India has officially joined the ranks of space-faring nations that have successfully executed a soft landing on the moon. Today, the Chandrayaan-3 spacecraft accomplished a historic milestone by safely landing a rover on the lunar surface, marking an extraordinary leap in lunar exploration. This remarkable feat has propelled India into an elite group that includes the erstwhile Soviet Union, the United States, and China, as the only nations to have achieved soft landings on Earth’s celestial neighbor.
Chandrayaan-3’s landing took place near the moon’s South Pole, an uncharted territory that no spacecraft has ventured to before.
Prime Minister Narendra Modi hailed this achievement as a transformational moment that will reshape our understanding of the moon and its enigmatic characteristics.
The journey to this groundbreaking achievement was not without its challenges. Previous attempts by various nations encountered setbacks and failures. The Soviet Union’s Luna-2, back on September 14, 1959, became the first human-made object to collide with another celestial body, marking a significant milestone in space exploration.
Meanwhile, NASA’s journey to the moon was marked by perseverance and dedication, with Ranger 7 finally transmitting 4,316 images before its controlled impact on the lunar surface, aiding in the identification of safe landing sites for the Apollo missions.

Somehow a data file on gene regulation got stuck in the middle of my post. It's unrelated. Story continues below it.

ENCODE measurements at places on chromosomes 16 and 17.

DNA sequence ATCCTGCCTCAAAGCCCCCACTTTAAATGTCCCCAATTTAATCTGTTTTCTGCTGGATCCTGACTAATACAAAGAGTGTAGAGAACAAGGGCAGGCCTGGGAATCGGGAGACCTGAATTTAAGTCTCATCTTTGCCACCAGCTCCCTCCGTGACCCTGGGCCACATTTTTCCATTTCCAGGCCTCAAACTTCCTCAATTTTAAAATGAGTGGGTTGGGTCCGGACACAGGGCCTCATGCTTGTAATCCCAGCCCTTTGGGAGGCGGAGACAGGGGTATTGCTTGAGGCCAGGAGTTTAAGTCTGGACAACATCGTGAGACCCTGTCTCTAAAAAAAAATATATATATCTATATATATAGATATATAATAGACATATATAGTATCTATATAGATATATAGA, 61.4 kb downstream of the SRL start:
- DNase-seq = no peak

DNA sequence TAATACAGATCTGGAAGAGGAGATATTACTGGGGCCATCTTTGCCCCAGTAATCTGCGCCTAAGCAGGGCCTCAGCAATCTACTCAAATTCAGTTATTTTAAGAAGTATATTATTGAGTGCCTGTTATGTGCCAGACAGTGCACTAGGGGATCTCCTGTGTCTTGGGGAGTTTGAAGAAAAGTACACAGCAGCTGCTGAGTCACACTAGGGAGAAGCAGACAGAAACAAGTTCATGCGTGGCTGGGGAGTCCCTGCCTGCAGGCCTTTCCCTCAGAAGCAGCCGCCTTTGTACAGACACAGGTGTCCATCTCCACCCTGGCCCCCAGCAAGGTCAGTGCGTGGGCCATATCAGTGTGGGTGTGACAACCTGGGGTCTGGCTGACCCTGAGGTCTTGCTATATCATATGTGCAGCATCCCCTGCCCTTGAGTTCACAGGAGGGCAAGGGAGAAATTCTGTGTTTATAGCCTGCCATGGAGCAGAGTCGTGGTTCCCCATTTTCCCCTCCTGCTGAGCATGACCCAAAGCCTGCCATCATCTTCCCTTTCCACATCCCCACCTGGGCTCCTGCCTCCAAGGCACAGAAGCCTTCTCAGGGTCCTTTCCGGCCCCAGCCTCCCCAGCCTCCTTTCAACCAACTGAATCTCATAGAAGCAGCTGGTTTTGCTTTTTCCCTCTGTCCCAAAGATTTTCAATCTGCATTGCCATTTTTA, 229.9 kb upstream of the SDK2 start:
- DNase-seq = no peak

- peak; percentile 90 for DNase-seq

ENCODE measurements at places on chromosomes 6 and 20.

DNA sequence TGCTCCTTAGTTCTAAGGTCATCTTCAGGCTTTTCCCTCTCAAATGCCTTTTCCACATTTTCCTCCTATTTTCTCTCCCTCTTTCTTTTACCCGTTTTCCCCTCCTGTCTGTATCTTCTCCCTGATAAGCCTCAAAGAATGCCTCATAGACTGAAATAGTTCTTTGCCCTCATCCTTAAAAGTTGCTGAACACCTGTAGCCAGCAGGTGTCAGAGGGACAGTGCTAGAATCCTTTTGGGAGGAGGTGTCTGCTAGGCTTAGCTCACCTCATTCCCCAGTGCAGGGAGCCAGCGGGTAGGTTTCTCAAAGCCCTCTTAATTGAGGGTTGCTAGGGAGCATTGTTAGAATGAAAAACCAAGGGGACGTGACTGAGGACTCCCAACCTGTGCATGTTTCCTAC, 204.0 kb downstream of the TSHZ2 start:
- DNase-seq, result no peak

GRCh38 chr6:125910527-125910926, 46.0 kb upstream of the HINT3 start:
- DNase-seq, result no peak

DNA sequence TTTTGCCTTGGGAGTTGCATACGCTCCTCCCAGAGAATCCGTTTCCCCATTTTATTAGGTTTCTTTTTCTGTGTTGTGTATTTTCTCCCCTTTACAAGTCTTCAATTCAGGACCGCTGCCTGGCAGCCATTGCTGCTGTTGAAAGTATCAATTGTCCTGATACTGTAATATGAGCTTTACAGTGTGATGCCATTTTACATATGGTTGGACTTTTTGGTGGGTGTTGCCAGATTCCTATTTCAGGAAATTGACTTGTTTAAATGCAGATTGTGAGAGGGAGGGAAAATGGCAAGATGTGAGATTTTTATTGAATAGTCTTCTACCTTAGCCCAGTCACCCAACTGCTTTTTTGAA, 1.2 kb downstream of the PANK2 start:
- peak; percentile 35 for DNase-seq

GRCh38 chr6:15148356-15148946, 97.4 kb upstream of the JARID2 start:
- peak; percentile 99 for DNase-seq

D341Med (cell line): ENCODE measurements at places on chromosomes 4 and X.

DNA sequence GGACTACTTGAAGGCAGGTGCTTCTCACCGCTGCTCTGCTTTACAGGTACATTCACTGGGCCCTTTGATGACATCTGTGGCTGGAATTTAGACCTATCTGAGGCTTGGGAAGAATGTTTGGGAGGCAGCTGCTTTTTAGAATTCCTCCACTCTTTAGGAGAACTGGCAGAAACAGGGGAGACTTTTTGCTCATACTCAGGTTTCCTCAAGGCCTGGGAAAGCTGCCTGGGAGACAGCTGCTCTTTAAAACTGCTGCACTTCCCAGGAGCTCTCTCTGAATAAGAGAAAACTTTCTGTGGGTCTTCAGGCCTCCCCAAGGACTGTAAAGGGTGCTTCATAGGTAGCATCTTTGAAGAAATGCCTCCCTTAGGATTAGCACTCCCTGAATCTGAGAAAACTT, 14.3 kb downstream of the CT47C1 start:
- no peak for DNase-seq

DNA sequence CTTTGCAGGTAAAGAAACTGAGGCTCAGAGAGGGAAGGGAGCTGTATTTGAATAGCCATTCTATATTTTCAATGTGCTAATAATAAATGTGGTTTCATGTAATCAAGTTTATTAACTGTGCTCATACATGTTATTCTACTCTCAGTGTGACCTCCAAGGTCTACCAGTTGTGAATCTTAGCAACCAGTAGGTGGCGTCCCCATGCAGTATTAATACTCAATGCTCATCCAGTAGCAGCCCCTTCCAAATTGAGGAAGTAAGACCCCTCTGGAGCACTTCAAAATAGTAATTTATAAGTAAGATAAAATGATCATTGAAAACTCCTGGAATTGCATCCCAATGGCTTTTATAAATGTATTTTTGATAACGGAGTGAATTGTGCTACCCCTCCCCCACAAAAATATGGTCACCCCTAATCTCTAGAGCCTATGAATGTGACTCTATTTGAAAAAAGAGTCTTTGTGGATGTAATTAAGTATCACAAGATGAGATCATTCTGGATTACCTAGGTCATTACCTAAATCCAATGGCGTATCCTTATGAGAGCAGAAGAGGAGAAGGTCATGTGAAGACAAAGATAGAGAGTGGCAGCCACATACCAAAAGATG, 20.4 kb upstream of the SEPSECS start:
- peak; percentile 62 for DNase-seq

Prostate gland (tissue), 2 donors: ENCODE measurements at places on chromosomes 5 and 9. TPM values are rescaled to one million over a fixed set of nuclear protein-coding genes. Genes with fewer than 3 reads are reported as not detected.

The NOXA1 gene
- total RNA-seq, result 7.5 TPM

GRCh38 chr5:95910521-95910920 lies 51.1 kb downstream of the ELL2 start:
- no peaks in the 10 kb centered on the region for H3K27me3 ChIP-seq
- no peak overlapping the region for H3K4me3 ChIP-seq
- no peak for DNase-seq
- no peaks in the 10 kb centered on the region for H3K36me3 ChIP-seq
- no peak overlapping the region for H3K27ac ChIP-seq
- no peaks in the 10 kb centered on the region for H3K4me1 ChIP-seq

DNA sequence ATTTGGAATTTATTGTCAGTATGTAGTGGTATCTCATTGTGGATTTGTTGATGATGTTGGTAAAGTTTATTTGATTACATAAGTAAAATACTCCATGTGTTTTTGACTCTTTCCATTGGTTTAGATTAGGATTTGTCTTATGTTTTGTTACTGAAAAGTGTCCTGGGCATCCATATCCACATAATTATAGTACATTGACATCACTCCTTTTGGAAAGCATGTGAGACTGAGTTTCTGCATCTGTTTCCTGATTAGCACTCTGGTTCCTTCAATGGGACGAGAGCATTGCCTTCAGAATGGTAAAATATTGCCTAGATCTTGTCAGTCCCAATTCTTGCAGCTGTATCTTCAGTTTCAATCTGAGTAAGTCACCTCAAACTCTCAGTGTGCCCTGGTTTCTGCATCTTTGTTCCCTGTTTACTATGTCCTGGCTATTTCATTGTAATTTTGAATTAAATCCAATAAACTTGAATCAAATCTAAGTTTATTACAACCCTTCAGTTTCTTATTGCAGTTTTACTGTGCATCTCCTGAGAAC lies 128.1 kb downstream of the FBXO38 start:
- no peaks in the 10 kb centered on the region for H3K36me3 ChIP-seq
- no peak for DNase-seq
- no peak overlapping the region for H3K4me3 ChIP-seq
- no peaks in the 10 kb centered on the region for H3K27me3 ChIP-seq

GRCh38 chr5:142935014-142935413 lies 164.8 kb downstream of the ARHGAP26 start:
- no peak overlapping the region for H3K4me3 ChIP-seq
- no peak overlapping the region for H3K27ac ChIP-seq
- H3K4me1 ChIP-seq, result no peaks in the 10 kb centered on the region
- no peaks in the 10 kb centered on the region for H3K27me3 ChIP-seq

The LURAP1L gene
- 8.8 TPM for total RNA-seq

China’s Chang’e Project embarked on an exploratory path, generating detailed lunar maps through orbiter missions, which paved the way for successful soft landings and rover operations. Chang’e 3 and 4, along with the Chang’e 5 mission, added significant chapters to lunar exploration, culminating in the retrieval of lunar soil samples.
India’s own journey to the moon began with the launch of Chandrayaan-1 on October 22, 2008. This spacecraft, positioned in a 100 km circular orbit around the moon, conducted an extensive chemical, mineralogical, and photo-geologic mapping of the lunar surface. Though communication with the spacecraft was unfortunately lost prematurely, a decade later, Chandrayaan-2 was launched on July 22, 2019, with an orbiter, lander, and rover aboard.
Despite a software glitch leading to an unsuccessful landing on September 6, 2019, India’s undeterred spirit persisted. Today, Chandrayaan-3 has achieved what once seemed unreachable—touching down softly on the moon’s surface, setting a new precedent in lunar exploration.